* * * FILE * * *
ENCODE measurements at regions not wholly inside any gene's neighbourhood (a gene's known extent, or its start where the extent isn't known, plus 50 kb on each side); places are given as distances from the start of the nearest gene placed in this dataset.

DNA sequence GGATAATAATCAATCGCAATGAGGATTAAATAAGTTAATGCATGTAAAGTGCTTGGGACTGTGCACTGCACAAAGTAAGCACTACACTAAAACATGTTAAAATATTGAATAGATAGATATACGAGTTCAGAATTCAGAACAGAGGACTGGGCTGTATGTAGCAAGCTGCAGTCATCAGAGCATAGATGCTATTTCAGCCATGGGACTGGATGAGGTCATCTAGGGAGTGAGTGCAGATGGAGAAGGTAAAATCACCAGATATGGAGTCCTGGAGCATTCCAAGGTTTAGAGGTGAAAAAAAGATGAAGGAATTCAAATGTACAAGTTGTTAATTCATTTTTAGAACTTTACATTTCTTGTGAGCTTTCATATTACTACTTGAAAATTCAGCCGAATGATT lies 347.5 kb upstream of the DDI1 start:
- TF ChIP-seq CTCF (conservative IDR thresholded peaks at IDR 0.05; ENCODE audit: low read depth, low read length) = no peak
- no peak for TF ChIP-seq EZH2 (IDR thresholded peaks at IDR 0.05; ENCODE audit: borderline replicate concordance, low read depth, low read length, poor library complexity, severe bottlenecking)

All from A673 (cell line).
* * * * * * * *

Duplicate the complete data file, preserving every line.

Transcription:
ENCODE measurements at regions not wholly inside any gene's neighbourhood (a gene's known extent, or its start where the extent isn't known, plus 50 kb on each side); places are given as distances from the start of the nearest gene placed in this dataset.

DNA sequence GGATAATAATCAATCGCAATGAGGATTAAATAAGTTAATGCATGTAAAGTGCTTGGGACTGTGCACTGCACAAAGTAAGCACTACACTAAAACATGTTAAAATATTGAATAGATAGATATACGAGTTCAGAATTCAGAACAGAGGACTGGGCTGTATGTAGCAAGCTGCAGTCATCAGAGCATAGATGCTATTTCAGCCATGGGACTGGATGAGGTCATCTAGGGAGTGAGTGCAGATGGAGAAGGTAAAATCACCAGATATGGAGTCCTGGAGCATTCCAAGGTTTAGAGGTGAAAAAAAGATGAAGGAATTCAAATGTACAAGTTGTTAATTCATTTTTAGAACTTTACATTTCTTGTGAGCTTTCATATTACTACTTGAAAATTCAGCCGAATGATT lies 347.5 kb upstream of the DDI1 start:
- TF ChIP-seq CTCF (conservative IDR thresholded peaks at IDR 0.05; ENCODE audit: low read depth, low read length) = no peak
- no peak for TF ChIP-seq EZH2 (IDR thresholded peaks at IDR 0.05; ENCODE audit: borderline replicate concordance, low read depth, low read length, poor library complexity, severe bottlenecking)

All from A673 (cell line).